What was Hitler's religion
Adolf Hitler's theology
April 8, 2017, 9:58 pm
The 1936 Olympic Games in Berlin. One of the liturgy of sport and the cult of the body, meticulously staged by Nazi propaganda, is opened with fanfares. The film director Leni Riefenstahl is shooting "Olympia", an aesthetically extraordinary, but politically highly controversial documentary.
In it, Riefenstahl suggests to the public with archaic religious pathos a new time of salvation that began with the National Socialists. Here the athletic representatives of a master race are presented, who bring classical Greece of antiquity to Berlin of 1936.
The National Socialist cult fascinates most of our contemporaries. Even today, the viewer can get goose bumps of frenetically cheering crowds, of men and women with the gleam of submissive enthusiasm in their eyes when the Führer seems to merge with his people in religious emphasis.
How is the religious Nazi pathos to be understood?
What role does religion play in National Socialism? Is Adolf Hitler simply an ice cold calculating seducer of the people who only plays rhetorically with religious vocabulary for his own benefit? Or did Hitler actually believe in what he relentlessly described in his book "Mein Kampf" ?:
So today I believe I am acting in the spirit of the almighty Creator: By defending myself against the Jew, I fight for the work of the Lord.
Adolf Hitler actually believed he was acting in the name of a god. Hitler even found a theological justification for the project of exterminating the Jews, for the Holocaust.
Essence of the habilitation
That is the thesis of a carefully researched and exciting book entitled "Hitler's Theology". It was written by Rainer Bucher. He is Professor of Pastoral Theology and Pastoral Psychology at the Catholic Theological Faculty of the University of Graz. "Hitler's Theology" is the condensate of his habilitation thesis, the essence of which he has now presented on a little over 200 pages in the Echter-Verlag.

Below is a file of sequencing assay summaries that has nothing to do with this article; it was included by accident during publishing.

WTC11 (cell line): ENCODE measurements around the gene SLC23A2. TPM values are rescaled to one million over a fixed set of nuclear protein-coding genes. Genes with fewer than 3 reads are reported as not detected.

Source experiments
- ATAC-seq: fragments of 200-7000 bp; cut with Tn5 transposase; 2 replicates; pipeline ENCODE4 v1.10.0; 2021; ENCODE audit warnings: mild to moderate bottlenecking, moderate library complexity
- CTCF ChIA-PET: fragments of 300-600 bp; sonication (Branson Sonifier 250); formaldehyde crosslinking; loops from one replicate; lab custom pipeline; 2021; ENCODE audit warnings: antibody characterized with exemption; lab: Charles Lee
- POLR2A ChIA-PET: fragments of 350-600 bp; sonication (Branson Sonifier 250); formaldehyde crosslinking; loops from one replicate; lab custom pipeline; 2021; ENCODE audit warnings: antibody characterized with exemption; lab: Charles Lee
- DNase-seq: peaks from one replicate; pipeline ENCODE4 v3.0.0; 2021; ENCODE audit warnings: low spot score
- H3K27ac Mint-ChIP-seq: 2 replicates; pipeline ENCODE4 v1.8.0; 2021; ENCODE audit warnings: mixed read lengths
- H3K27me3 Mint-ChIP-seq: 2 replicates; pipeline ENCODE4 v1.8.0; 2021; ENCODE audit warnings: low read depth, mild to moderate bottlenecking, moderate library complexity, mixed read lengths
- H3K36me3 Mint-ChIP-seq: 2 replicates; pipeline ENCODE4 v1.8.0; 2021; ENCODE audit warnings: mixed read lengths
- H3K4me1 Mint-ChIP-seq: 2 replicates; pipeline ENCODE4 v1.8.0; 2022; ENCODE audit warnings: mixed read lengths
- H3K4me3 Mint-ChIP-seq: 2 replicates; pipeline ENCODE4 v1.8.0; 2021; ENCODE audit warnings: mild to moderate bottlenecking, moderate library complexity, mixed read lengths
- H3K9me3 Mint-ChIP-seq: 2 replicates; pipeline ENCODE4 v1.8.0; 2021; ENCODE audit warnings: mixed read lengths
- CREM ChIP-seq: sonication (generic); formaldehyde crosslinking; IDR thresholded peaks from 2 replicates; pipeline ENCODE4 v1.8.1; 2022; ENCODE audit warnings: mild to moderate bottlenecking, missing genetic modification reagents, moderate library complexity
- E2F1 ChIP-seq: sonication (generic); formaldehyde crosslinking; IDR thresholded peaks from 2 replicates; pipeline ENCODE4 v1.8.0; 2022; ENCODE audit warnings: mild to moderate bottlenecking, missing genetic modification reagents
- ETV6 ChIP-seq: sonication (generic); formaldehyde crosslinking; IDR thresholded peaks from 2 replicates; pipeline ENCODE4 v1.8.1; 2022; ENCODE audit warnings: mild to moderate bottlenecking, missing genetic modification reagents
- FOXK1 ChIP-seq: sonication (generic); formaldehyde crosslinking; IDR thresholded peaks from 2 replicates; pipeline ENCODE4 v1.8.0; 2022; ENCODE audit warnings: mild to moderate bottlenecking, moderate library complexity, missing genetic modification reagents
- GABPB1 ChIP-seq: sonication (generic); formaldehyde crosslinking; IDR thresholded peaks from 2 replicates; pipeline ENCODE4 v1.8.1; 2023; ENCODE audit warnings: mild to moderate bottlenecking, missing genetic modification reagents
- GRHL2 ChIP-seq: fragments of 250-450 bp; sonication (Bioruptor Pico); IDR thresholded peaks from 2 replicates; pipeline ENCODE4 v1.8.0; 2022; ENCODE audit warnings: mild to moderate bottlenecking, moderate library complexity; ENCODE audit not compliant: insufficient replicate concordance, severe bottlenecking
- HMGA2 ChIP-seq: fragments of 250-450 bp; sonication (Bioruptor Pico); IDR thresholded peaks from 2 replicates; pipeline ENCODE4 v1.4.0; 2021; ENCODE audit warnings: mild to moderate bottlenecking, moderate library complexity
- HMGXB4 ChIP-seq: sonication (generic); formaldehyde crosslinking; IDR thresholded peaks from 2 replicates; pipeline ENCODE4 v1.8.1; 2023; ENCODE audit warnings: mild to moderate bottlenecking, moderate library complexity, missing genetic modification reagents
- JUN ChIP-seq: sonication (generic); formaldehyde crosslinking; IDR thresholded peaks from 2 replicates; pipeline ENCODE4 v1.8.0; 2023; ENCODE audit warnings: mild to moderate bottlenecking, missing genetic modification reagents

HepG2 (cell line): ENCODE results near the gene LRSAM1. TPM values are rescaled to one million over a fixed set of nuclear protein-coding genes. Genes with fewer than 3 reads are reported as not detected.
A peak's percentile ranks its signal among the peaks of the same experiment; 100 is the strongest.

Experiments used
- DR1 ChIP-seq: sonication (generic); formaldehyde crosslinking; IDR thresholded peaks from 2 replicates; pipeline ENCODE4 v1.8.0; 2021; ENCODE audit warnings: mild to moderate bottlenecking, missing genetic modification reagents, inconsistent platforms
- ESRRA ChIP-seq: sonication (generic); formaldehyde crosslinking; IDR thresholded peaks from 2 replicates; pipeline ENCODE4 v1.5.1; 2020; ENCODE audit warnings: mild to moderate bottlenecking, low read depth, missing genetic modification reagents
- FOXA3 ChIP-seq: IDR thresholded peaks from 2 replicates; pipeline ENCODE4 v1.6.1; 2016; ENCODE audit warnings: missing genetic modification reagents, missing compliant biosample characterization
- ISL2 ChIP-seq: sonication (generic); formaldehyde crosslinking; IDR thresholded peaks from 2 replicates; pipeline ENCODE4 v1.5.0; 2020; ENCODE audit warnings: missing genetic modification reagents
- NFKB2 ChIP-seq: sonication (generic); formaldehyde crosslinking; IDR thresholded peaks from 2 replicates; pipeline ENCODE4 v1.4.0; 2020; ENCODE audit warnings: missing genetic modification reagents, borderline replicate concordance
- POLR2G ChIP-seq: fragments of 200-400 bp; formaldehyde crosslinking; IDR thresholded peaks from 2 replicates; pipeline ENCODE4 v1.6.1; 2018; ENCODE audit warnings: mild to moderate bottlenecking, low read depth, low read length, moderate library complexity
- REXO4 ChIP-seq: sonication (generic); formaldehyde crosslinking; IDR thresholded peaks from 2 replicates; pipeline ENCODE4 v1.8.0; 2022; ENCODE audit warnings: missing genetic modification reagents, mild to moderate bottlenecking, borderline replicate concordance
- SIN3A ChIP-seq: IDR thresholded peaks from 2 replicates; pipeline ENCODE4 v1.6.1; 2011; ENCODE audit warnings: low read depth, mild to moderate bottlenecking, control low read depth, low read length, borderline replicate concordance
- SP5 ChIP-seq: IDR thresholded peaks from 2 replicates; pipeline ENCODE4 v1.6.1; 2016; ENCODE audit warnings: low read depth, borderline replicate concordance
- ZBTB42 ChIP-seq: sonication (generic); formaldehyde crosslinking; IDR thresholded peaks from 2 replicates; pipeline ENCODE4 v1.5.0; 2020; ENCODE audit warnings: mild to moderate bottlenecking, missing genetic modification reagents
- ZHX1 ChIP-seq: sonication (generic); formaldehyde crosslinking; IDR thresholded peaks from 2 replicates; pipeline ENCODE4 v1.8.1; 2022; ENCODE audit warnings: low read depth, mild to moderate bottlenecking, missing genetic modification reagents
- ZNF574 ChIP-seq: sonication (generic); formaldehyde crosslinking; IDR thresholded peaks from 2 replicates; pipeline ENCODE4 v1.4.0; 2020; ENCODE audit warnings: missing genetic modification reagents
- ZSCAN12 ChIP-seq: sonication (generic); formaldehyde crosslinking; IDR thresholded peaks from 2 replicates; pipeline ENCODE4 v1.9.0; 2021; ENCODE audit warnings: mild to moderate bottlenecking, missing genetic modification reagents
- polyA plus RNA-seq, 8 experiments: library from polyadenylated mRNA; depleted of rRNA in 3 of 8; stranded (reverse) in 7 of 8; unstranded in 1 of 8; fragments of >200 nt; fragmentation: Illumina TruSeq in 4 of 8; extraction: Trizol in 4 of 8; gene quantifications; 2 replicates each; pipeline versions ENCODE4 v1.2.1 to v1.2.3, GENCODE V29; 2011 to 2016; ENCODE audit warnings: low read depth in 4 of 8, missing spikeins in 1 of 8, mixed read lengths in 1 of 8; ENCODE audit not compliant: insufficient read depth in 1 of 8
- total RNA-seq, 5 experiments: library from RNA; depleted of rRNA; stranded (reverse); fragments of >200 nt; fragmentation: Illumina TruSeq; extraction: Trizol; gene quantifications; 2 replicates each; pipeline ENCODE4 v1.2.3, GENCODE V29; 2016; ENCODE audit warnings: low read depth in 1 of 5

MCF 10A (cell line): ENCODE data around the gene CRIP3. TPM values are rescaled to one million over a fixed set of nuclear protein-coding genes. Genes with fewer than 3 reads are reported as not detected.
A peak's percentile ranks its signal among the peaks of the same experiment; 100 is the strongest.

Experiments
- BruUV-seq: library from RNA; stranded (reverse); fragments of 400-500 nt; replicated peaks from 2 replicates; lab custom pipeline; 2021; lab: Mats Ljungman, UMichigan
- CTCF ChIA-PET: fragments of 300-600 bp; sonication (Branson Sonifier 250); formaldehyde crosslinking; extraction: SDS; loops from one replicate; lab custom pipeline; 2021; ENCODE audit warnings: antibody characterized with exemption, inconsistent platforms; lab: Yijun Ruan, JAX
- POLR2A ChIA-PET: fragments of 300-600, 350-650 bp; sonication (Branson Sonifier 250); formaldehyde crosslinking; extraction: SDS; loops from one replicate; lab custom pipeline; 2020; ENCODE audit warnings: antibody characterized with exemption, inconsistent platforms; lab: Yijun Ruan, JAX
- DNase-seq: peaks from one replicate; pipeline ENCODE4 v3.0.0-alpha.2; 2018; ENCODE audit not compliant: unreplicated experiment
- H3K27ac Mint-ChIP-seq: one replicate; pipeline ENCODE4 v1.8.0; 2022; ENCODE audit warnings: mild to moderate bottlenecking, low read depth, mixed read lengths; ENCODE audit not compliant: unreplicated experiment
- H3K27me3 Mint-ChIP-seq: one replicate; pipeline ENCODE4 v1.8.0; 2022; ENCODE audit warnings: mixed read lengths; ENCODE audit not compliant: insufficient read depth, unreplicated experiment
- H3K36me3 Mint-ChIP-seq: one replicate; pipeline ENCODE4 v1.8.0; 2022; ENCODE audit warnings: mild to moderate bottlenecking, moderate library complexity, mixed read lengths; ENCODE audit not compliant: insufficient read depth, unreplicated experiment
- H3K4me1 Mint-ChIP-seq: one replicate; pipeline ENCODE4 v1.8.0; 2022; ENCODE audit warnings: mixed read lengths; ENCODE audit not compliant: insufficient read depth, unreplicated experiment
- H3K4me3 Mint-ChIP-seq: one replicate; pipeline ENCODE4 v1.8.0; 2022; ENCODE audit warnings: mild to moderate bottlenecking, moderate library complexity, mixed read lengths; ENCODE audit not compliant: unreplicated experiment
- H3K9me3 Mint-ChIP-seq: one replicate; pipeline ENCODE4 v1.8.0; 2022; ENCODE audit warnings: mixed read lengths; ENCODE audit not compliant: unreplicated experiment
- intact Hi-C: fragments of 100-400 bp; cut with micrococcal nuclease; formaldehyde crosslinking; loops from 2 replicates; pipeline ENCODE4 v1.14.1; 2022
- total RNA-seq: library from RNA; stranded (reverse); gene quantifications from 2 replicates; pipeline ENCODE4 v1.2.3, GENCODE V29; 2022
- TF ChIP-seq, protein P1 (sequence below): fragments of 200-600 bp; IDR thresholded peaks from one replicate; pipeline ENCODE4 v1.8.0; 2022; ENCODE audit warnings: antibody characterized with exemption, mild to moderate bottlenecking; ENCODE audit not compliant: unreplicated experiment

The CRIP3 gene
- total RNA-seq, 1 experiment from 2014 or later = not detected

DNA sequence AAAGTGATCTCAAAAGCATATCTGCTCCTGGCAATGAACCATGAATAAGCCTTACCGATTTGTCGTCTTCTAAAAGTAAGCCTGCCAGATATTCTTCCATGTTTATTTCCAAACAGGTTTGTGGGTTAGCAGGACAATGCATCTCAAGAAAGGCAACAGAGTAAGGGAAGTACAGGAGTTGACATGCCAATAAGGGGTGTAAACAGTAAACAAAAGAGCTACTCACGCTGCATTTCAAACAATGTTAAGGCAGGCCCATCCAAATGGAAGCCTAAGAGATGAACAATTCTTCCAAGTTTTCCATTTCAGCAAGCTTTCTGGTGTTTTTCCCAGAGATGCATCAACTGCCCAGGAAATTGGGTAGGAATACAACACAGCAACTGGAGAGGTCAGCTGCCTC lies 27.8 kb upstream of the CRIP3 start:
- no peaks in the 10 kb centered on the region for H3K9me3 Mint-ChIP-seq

What does Rainer Bucher mean when he speaks of Hitler's theology? Theology not in the scientific sense, not even in the specifically Christian sense, but theology in the sense of speaking about God, which is personally significant for those who speak in this way. And the latter was the case with Hitler, says Rainer Bucher. He describes theology as the mainstay of Hitler's political project.
Adolf Hitler's belief is not only evident in the fact that he justifies and legitimizes his political projects theologically, but above all in the fact that they had fatal consequences for action.
The Effect of National Socialism
In a speech by Hitler at the Nazi Party Congress in 1938, the contours of his personal view of the world become clear:
At the top of our program is not mysterious ancestry, but clear recognition and thus open confession. But by placing the preservation and thus the continuation of a being created by God at the center of this knowledge and this confession, we serve the preservation of a divine work and thus the fulfillment of a divine will, and not in the mysterious twilight of a new place of worship, but before the open face of the gentleman.
The success of National Socialism was not based solely on terror and violence. It was something really new: The fascination that emanated from this political movement consisted of a mixture of national, culturally uniform national community, social promise of equality, technical progress and individual heroism. Modernity and tradition should be combined with each other as well as individuality and community. But this rectification only worked with force and through the exclusion of all others. The National Socialists clearly declared this as a political price from the start.